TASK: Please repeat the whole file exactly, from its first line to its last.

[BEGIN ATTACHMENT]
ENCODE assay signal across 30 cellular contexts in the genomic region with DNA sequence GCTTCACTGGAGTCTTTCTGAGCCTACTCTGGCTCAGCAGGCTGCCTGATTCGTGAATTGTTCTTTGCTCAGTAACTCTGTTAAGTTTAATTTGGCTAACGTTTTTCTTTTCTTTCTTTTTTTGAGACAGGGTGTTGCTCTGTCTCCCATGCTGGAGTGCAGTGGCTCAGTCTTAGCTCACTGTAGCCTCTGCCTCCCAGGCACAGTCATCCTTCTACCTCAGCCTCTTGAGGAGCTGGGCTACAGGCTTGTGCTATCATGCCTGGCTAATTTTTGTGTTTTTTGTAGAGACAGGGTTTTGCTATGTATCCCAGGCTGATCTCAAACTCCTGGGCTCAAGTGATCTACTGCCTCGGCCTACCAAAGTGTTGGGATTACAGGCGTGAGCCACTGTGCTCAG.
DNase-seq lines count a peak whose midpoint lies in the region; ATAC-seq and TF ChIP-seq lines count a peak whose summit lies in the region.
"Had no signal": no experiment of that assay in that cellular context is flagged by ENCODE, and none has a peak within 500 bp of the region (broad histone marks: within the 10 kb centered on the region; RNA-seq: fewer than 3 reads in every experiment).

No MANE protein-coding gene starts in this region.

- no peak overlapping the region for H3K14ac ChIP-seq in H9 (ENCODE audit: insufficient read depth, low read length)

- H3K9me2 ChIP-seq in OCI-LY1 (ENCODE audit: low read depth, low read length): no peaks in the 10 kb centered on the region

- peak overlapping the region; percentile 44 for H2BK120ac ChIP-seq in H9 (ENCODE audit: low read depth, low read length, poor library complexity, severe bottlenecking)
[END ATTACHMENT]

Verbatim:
ENCODE assay signal across 30 cellular contexts in the genomic region with DNA sequence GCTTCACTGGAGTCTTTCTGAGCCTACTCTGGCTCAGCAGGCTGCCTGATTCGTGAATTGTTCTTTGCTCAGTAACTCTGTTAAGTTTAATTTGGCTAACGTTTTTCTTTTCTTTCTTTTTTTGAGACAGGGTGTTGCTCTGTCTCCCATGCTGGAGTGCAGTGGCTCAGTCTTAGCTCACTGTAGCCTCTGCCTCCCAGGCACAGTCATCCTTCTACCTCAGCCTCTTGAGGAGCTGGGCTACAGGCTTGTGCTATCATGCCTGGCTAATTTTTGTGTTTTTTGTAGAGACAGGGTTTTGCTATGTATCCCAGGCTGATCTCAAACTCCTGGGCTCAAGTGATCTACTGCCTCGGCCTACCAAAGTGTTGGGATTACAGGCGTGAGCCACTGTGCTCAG.
DNase-seq lines count a peak whose midpoint lies in the region; ATAC-seq and TF ChIP-seq lines count a peak whose summit lies in the region.
"Had no signal": no experiment of that assay in that cellular context is flagged by ENCODE, and none has a peak within 500 bp of the region (broad histone marks: within the 10 kb centered on the region; RNA-seq: fewer than 3 reads in every experiment).

No MANE protein-coding gene starts in this region.

- no peak overlapping the region for H3K14ac ChIP-seq in H9 (ENCODE audit: insufficient read depth, low read length)

- H3K9me2 ChIP-seq in OCI-LY1 (ENCODE audit: low read depth, low read length): no peaks in the 10 kb centered on the region

- peak overlapping the region; percentile 44 for H2BK120ac ChIP-seq in H9 (ENCODE audit: low read depth, low read length, poor library complexity, severe bottlenecking)